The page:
“[Antonetti] and I have been working side-by-side for 12 years. We’ve gotten really close and know each other’s styles really well,” Chernoff said. “Chris is leading decisions and he gets this intense focus on that process. I’ve often found my role to be to go out, gather a lot of input and ideas, generate new ideas and look at it from different angles. I tend to have some emotion and passion for what I’m advocating for. Chris is a really good balance for that. Those styles complement each other. Hopefully, sometimes I bring some of that to the table in our discussions.”

The information revolution in baseball over the past decade has created a need for streamlined systems of organization. Synthesizing data is as crucial as it has ever been. More data, viewpoints and ways to break down the game means a higher chance of disorganization and crucial information getting lost in the fray. Chernoff is a facilitator of data to take to Antonetti as a means to better make a more informed decision rather than relying on incomplete information, which recently has become an increasingly present issue for teams when any player could have half a dozen indicators of future performance all pointing in different directions.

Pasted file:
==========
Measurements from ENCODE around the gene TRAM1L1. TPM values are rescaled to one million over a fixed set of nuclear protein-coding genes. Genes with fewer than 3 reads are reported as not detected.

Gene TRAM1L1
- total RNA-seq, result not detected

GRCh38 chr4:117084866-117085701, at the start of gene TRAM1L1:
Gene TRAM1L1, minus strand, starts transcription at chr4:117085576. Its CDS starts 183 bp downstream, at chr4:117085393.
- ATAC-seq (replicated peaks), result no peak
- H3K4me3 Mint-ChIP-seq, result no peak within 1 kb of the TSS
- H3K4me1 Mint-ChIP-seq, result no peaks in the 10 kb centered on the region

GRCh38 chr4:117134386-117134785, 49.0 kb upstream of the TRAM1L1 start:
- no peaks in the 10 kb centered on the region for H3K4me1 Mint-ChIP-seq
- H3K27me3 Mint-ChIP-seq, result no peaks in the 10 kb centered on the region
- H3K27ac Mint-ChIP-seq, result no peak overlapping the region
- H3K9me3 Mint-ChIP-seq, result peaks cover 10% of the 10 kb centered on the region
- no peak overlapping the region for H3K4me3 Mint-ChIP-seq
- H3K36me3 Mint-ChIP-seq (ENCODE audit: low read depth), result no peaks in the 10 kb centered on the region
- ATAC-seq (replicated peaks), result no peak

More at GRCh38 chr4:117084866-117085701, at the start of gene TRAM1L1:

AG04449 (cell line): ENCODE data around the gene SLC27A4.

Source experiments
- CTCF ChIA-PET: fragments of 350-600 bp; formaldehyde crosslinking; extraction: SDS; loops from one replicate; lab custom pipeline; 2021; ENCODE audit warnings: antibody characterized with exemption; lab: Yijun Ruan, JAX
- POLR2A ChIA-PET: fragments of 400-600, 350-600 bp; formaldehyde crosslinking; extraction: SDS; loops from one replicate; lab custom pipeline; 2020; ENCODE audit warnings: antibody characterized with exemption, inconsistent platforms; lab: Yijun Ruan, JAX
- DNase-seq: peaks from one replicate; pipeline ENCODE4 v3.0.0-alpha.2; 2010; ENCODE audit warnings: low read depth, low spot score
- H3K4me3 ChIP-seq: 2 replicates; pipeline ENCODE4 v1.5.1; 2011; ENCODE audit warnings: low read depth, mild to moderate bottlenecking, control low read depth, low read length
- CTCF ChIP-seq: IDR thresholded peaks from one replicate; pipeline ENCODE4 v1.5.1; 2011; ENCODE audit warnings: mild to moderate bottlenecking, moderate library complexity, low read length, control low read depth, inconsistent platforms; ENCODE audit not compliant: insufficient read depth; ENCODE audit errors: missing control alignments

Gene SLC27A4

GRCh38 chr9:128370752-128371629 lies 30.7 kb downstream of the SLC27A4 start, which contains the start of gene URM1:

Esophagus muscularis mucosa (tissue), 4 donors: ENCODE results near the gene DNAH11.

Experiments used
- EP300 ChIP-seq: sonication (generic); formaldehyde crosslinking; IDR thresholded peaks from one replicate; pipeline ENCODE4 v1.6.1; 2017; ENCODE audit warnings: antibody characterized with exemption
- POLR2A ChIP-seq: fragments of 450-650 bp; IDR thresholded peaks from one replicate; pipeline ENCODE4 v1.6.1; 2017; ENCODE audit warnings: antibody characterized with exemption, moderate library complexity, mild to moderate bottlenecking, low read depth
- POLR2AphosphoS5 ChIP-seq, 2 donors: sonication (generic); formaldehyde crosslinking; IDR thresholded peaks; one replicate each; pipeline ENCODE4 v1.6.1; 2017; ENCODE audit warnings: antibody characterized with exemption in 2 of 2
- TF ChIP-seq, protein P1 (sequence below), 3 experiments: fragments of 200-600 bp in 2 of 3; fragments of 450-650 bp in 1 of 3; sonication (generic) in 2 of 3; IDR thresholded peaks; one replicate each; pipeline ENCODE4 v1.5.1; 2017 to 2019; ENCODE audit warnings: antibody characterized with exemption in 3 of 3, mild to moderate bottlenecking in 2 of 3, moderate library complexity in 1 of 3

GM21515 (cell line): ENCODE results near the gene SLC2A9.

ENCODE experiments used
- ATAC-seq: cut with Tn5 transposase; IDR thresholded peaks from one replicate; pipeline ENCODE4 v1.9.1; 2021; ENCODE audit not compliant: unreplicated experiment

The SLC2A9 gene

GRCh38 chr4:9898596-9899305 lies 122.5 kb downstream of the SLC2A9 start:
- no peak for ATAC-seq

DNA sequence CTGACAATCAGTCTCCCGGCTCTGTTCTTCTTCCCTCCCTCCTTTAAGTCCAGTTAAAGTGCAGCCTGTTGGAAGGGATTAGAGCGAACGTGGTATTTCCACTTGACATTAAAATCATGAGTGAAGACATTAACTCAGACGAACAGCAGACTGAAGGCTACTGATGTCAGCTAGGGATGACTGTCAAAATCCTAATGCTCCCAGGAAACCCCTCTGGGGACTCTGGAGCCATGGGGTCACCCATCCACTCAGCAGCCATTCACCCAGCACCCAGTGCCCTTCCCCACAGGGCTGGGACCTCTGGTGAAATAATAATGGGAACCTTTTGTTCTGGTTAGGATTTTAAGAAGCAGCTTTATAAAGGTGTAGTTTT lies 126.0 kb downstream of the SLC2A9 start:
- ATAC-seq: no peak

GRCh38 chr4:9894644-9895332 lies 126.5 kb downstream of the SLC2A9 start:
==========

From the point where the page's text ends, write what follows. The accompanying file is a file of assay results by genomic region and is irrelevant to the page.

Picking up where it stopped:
Jim Furtado Posted: February 14, 2016 at 07:18 AM | 0 comment(s)
  Beats: general managers, indians, mike chernoff

Thursday, January 28, 2016

Walt “No Neck” Williams passes at 72

I’m a Walt, I grew up in Chicago, I really started becoming a baseball fan in 1970.  Of course he was one of my favorite players.

RIP.

Walt Davis Posted: January 28, 2016 at 05:24 PM | 10 comment(s)
  Beats: colt .45's, indians, walt williams, white sox, yankees

Monday, January 11, 2016

Nick Cafardo: The case for and against Manny Ramirez’s Hall of Fame bid - The Boston Globe